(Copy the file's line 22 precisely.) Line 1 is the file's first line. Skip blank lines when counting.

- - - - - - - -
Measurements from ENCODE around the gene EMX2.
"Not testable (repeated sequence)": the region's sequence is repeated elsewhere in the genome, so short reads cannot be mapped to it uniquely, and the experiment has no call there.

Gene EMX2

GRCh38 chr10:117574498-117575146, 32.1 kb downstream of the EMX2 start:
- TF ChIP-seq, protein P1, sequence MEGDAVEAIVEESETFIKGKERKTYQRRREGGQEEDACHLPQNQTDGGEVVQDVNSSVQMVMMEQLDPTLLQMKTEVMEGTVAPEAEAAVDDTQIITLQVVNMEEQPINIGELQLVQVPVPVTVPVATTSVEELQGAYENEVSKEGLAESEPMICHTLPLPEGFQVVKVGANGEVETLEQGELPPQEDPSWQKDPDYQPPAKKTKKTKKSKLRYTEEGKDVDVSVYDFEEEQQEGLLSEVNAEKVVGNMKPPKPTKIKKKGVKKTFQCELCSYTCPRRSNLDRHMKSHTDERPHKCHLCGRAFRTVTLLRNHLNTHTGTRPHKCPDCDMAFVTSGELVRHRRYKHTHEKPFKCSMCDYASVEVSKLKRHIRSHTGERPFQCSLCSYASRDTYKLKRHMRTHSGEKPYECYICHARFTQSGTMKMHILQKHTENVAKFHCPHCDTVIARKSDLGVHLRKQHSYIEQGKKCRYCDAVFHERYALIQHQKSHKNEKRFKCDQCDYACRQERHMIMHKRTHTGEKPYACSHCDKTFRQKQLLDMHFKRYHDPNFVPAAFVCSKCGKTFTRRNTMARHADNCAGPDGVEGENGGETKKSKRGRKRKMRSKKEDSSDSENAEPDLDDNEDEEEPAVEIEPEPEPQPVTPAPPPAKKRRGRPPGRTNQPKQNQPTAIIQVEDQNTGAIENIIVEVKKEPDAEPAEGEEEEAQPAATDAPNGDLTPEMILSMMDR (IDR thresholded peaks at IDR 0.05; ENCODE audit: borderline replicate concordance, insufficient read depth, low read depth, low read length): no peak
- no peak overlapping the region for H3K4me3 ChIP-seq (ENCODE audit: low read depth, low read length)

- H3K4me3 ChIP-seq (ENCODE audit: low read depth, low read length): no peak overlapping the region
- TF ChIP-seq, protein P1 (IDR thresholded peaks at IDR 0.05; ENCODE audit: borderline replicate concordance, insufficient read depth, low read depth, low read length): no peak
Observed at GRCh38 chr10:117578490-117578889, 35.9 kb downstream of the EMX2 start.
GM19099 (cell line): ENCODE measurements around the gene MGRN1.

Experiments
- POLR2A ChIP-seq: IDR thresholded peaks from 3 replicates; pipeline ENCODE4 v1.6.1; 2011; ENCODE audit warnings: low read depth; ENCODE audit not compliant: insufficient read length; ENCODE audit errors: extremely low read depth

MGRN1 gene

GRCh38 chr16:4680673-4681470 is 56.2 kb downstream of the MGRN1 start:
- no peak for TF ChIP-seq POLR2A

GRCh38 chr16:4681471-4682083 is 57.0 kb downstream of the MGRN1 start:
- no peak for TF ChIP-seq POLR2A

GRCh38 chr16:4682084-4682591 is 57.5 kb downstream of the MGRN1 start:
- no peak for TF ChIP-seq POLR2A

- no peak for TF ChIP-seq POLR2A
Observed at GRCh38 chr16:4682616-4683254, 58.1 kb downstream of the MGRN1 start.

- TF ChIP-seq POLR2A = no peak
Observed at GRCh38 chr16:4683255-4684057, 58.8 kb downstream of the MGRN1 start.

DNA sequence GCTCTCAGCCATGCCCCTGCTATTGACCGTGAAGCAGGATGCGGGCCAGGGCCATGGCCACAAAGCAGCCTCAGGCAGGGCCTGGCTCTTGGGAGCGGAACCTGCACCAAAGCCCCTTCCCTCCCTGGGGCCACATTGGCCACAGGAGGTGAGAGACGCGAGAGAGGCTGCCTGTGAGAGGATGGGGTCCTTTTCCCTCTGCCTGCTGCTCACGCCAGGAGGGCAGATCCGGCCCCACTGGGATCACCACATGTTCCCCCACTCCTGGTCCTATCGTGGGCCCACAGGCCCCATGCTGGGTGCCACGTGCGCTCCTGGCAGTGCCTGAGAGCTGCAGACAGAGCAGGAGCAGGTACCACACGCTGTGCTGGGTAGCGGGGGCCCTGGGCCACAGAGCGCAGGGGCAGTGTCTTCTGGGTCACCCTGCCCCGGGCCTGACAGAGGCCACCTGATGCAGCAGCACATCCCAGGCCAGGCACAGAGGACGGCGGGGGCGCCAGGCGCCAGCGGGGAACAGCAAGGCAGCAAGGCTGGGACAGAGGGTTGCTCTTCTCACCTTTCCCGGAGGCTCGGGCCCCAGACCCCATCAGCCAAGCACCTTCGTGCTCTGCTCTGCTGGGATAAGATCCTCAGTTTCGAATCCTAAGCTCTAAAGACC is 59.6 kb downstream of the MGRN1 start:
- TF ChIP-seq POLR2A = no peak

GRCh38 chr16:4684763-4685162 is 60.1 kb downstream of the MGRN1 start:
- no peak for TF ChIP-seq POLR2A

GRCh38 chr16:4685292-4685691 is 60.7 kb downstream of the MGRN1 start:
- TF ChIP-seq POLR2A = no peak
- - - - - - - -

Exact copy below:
- TF ChIP-seq POLR2A = no peak